The idea of panzanella sounds like a satirical tweet containing the #slatepitch hashtag: “Take perfectly ripe, juicy tomatoes and combine them with a lot of bland, stale bread! It’s better than regular tomatoes.” And yet there are at least a couple of difficult-to-counter arguments in favor of making panzanella, one of Tuscany’s weirdest culinary innovations.
The first is that normal tomato salad leaves you with lots of sweet, refreshing tomato juice at the bottom of your bowl or plate. While I am on the record saying it’s acceptable to sip said tomato juice, employing bread’s absorptive powers is a much better way of making sure you don’t lose a single drop of that delicious liquid.
Another excellent reason for making panzanella is that it transforms tomato salad—usually a modestly portioned appetizer at an expensive restaurant or a late-addition side dish at home—into a bona fide main course. I loathe the term “peasant food,” but bread salad meets the criteria associated with that poverty-romanticizing phrase: It combines cheap, common, abundant ingredients into a filling, substantial meal. You do not need to add a single thing to panzanella to turn it into dinner—the only things that could possibly improve it are a dollop of good ricotta or a smear of burrata and (in keeping with the Tuscan theme) a glass of Vernaccia.
And then there’s something no one ever talks about: Soggy bread is delicious! (So long as you drench it with delicious liquid, obviously.) This is the principle behind bread pudding, stuffing, French onion soup, French toast, roast beef sandwiches au jus, and grilled cheese sandwiches dipped in tomato soup. What’s nice about panzanella in particular is that, because it’s served at room temperature and contains a judicious quantity of added liquid, the bread becomes partially sodden but retains other textures as well. When you do it right, a hunk of bread in panzanella will be sweet, moist, and spongy on the outside, but sturdy and chewy on the inside.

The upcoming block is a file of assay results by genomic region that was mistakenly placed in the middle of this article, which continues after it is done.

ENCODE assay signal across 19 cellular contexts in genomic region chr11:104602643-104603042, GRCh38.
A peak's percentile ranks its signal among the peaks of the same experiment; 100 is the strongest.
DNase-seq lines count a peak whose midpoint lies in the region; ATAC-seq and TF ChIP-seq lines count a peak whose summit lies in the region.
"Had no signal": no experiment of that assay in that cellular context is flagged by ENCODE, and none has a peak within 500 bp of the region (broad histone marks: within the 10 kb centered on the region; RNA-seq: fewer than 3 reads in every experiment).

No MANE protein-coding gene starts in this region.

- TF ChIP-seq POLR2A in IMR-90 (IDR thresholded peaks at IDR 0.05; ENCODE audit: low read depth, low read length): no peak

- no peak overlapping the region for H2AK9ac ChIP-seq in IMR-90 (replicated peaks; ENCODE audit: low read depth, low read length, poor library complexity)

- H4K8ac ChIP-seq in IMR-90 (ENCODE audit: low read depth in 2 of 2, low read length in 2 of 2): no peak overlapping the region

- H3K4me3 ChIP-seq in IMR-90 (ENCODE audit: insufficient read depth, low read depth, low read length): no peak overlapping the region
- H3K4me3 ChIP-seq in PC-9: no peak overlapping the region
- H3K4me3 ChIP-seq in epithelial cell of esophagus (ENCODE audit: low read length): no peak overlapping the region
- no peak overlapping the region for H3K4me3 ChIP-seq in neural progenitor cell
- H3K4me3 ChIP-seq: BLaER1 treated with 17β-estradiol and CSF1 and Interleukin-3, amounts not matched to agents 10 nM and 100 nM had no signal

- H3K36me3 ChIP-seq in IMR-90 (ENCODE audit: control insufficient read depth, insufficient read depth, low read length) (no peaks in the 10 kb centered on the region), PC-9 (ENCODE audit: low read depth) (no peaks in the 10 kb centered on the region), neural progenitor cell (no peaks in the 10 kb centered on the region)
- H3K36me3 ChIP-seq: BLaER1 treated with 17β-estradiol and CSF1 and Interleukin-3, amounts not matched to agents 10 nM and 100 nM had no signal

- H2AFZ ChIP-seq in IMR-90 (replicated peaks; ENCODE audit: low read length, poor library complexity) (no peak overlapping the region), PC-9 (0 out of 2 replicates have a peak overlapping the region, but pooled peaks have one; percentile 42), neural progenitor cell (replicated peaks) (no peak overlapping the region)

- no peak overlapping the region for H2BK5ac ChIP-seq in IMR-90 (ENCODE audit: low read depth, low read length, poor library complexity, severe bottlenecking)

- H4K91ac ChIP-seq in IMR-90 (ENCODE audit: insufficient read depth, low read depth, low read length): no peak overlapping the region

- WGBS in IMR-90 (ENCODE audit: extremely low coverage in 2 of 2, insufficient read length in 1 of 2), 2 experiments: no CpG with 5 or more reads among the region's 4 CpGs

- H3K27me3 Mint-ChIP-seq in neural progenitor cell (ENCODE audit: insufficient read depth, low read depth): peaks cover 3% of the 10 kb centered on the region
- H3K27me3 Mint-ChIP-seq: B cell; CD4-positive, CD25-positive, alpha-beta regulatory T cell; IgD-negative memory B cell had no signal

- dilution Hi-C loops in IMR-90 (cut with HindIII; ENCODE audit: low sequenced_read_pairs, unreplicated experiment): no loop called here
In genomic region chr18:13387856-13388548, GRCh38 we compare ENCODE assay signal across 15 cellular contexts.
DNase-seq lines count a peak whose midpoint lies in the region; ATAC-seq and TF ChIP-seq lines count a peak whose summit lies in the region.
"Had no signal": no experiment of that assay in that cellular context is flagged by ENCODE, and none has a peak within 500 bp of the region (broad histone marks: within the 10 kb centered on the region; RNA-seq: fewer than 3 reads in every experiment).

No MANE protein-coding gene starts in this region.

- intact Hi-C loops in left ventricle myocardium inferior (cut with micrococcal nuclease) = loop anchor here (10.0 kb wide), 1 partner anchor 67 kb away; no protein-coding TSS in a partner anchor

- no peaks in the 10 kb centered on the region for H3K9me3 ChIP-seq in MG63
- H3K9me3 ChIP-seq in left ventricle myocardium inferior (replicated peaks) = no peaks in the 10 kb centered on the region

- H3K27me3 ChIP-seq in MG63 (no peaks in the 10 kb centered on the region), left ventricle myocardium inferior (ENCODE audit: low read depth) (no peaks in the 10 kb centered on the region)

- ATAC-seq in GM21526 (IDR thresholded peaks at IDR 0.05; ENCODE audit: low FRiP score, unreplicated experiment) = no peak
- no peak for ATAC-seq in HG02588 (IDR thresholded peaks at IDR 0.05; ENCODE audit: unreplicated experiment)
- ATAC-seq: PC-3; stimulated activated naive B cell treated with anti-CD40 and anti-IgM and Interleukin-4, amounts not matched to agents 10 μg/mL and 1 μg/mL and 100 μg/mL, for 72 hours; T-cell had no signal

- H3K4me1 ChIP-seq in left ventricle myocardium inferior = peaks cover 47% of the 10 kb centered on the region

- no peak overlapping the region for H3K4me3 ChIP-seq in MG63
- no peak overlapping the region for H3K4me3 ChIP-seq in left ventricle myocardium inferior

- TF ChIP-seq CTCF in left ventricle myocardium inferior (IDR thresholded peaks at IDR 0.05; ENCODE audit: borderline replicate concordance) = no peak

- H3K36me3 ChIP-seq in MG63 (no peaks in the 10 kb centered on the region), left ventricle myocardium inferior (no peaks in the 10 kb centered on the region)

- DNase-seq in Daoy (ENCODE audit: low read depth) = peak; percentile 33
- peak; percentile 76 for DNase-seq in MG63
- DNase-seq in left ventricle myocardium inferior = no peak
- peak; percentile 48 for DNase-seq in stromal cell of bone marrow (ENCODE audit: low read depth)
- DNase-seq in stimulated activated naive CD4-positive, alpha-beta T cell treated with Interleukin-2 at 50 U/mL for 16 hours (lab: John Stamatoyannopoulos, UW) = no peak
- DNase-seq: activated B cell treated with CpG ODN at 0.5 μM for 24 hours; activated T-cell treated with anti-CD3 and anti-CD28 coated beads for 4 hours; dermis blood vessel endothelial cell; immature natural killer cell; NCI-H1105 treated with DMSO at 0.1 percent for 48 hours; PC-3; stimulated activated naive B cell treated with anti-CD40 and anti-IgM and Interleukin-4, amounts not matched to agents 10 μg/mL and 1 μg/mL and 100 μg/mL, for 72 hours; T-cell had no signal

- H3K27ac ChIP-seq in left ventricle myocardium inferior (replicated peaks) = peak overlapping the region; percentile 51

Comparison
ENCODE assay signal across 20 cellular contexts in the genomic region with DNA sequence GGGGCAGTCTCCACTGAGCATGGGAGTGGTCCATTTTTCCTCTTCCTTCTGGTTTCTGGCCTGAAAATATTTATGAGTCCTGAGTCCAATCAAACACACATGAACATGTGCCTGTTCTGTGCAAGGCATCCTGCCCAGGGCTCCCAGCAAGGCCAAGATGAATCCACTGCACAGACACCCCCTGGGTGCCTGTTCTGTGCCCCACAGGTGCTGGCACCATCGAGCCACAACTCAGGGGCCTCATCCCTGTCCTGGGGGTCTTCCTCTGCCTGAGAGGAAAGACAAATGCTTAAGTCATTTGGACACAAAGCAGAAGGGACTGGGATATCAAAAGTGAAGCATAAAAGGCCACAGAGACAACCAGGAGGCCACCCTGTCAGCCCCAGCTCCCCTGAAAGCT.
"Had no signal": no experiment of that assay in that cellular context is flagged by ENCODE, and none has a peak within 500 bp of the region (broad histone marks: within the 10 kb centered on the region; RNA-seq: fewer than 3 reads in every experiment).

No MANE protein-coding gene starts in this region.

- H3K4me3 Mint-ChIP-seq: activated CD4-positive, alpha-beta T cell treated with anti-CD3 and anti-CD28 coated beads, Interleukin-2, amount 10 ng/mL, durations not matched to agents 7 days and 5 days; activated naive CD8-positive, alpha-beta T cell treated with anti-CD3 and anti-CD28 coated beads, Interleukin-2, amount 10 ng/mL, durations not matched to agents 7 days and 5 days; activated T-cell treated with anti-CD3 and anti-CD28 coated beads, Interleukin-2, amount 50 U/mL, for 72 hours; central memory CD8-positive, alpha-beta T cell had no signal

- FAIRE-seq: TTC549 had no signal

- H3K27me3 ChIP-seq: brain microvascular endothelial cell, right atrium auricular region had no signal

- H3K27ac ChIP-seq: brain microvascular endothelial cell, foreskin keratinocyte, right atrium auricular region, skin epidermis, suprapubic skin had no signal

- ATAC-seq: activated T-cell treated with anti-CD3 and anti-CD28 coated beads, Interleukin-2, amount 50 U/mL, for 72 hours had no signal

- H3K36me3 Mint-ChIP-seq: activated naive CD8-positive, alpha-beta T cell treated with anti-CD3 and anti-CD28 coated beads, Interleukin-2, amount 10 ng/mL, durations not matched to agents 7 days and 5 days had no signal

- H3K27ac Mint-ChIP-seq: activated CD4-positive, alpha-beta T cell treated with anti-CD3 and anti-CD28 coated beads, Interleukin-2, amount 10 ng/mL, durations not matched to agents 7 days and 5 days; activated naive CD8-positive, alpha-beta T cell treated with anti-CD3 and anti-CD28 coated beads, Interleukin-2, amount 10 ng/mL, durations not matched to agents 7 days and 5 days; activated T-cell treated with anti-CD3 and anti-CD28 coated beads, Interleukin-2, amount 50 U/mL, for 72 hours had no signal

To achieve this textural balance, for God’s sake, don’t soak your bread in water before you add it to the salad, the way some recipes say to do—this will destroy any chewiness and make your salad as mushy as Mumford & Sons’ “I Will Wait.” Instead, coat your bread with a little olive oil and toast it to dry it out and cultivate a little Maillard reaction before you toss it with the tomatoes and dressing. Then let the salad sit at room temperature for at least half an hour to let the bread soften and the flavors meld.
The only problem with panzanella is that it doesn’t take well to refrigeration, since cold ruins tomatoes texture. But you can keep leftover panzanella in an airtight container at room temperature for up to a day without any ill effects.
Yield: 6 to 8 servings
Time: 45 minutes to 1 hour, largely unattended
8 ounces baguette, cut into 1-inch chunks
¼ cup plus 2 tablespoons extra-virgin olive oil
Salt and black pepper
1 shallot, thinly sliced
2 tablespoons balsamic vinegar
1 garlic clove, roughly chopped
½ teaspoon Dijon mustard
2½ pounds tomatoes, cut into 1-inch chunks*
1 cup roughly chopped fresh basil leaves
1. Heat the oven to 350°F. Put the baguette chunks on a large baking sheet, toss with 2 tablespoons of the olive oil, and season with salt and pepper. Bake, turning occasionally, until lightly browned, 15 to 20 minutes.
2. Meanwhile, put the shallot in a small bowl and add enough water to cover. Let the shallot sit for 5 minutes, then drain and pat dry with a paper towel.
3. Put the remaining ¼ cup oil, the vinegar, the garlic, and the mustard in a small bowl, glass measuring cup, or mug; season with salt and pepper. Process with an immersion blender until the garlic is minced and the mixture is thick and smooth, 15 to 20 seconds. Taste and adjust the seasoning.
4. Combine the bread, shallot, vinaigrette, tomatoes, and basil in a large salad bowl; toss to combine. Let sit at room temperature for at least 30 minutes. Taste and adjust the seasoning, then serve.
*You’ll notice that 1-inch chunks are larger than the pieces I chop in the video above, but the same general tomato-chopping principles hold.